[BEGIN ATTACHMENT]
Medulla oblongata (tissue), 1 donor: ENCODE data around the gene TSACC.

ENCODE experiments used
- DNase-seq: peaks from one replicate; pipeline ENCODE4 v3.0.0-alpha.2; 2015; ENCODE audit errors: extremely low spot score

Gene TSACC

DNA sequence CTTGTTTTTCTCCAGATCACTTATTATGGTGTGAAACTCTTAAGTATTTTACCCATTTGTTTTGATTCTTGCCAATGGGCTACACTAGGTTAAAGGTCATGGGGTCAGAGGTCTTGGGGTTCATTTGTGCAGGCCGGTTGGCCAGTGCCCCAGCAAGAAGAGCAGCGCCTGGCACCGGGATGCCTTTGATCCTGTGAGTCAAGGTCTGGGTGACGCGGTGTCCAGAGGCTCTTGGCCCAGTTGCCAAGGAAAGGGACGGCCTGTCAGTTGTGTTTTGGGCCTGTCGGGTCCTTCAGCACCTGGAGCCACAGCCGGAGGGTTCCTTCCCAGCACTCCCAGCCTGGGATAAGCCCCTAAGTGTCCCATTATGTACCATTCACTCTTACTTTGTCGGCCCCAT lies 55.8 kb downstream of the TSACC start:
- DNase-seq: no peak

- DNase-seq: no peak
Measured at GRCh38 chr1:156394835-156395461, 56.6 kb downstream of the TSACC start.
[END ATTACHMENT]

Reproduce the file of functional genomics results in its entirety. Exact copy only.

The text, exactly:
Medulla oblongata (tissue), 1 donor: ENCODE data around the gene TSACC.

ENCODE experiments used
- DNase-seq: peaks from one replicate; pipeline ENCODE4 v3.0.0-alpha.2; 2015; ENCODE audit errors: extremely low spot score

Gene TSACC

DNA sequence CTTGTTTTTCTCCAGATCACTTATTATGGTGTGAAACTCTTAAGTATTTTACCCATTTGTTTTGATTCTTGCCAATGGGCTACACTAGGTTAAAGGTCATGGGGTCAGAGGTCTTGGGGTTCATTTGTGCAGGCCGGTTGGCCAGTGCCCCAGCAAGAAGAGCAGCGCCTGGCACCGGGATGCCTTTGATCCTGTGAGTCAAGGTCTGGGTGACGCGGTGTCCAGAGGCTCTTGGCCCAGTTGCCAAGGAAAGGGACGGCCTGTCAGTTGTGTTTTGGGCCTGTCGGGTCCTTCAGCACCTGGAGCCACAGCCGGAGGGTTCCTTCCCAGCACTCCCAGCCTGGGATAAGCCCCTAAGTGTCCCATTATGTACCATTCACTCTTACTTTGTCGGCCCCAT lies 55.8 kb downstream of the TSACC start:
- DNase-seq: no peak

- DNase-seq: no peak
Measured at GRCh38 chr1:156394835-156395461, 56.6 kb downstream of the TSACC start.